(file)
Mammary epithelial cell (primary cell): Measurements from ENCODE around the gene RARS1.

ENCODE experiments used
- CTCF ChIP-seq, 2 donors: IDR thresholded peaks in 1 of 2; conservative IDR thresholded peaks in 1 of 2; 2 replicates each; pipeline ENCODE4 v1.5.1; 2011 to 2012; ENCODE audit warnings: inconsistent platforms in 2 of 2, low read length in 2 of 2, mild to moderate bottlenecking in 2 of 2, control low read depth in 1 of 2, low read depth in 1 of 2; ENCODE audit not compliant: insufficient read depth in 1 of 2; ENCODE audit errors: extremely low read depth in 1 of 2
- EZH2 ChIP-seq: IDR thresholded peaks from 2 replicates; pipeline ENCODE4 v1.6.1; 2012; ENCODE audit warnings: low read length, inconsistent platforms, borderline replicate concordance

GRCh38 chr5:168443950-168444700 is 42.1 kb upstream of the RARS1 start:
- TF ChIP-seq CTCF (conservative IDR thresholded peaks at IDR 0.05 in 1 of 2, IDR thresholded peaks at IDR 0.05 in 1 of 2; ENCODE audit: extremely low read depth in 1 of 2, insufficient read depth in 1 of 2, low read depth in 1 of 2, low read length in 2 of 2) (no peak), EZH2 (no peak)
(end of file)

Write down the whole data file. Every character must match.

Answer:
Mammary epithelial cell (primary cell): Measurements from ENCODE around the gene RARS1.

ENCODE experiments used
- CTCF ChIP-seq, 2 donors: IDR thresholded peaks in 1 of 2; conservative IDR thresholded peaks in 1 of 2; 2 replicates each; pipeline ENCODE4 v1.5.1; 2011 to 2012; ENCODE audit warnings: inconsistent platforms in 2 of 2, low read length in 2 of 2, mild to moderate bottlenecking in 2 of 2, control low read depth in 1 of 2, low read depth in 1 of 2; ENCODE audit not compliant: insufficient read depth in 1 of 2; ENCODE audit errors: extremely low read depth in 1 of 2
- EZH2 ChIP-seq: IDR thresholded peaks from 2 replicates; pipeline ENCODE4 v1.6.1; 2012; ENCODE audit warnings: low read length, inconsistent platforms, borderline replicate concordance

GRCh38 chr5:168443950-168444700 is 42.1 kb upstream of the RARS1 start:
- TF ChIP-seq CTCF (conservative IDR thresholded peaks at IDR 0.05 in 1 of 2, IDR thresholded peaks at IDR 0.05 in 1 of 2; ENCODE audit: extremely low read depth in 1 of 2, insufficient read depth in 1 of 2, low read depth in 1 of 2, low read length in 2 of 2) (no peak), EZH2 (no peak)